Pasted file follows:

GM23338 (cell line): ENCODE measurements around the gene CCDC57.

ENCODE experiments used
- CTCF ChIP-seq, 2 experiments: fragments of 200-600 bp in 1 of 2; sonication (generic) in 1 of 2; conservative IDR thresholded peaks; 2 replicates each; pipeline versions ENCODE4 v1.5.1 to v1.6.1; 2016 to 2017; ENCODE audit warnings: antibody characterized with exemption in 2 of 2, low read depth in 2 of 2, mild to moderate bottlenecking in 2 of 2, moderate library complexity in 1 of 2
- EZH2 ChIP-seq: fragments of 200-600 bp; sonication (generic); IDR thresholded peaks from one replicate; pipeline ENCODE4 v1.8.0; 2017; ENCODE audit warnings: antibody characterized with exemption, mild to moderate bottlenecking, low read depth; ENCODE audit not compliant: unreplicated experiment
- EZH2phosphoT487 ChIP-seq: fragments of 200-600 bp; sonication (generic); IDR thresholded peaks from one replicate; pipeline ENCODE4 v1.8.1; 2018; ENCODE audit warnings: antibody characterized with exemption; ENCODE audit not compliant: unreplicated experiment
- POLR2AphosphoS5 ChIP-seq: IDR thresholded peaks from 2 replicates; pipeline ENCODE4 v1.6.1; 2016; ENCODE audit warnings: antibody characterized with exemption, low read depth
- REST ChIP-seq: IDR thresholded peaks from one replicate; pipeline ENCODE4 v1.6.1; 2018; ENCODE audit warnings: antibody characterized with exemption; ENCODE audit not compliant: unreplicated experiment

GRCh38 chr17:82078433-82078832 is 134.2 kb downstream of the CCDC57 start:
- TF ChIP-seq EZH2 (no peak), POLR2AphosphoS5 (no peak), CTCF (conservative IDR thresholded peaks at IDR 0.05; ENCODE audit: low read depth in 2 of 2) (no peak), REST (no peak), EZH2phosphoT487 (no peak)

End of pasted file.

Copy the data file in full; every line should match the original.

GM23338 (cell line): ENCODE measurements around the gene CCDC57.

ENCODE experiments used
- CTCF ChIP-seq, 2 experiments: fragments of 200-600 bp in 1 of 2; sonication (generic) in 1 of 2; conservative IDR thresholded peaks; 2 replicates each; pipeline versions ENCODE4 v1.5.1 to v1.6.1; 2016 to 2017; ENCODE audit warnings: antibody characterized with exemption in 2 of 2, low read depth in 2 of 2, mild to moderate bottlenecking in 2 of 2, moderate library complexity in 1 of 2
- EZH2 ChIP-seq: fragments of 200-600 bp; sonication (generic); IDR thresholded peaks from one replicate; pipeline ENCODE4 v1.8.0; 2017; ENCODE audit warnings: antibody characterized with exemption, mild to moderate bottlenecking, low read depth; ENCODE audit not compliant: unreplicated experiment
- EZH2phosphoT487 ChIP-seq: fragments of 200-600 bp; sonication (generic); IDR thresholded peaks from one replicate; pipeline ENCODE4 v1.8.1; 2018; ENCODE audit warnings: antibody characterized with exemption; ENCODE audit not compliant: unreplicated experiment
- POLR2AphosphoS5 ChIP-seq: IDR thresholded peaks from 2 replicates; pipeline ENCODE4 v1.6.1; 2016; ENCODE audit warnings: antibody characterized with exemption, low read depth
- REST ChIP-seq: IDR thresholded peaks from one replicate; pipeline ENCODE4 v1.6.1; 2018; ENCODE audit warnings: antibody characterized with exemption; ENCODE audit not compliant: unreplicated experiment

GRCh38 chr17:82078433-82078832 is 134.2 kb downstream of the CCDC57 start:
- TF ChIP-seq EZH2 (no peak), POLR2AphosphoS5 (no peak), CTCF (conservative IDR thresholded peaks at IDR 0.05; ENCODE audit: low read depth in 2 of 2) (no peak), REST (no peak), EZH2phosphoT487 (no peak)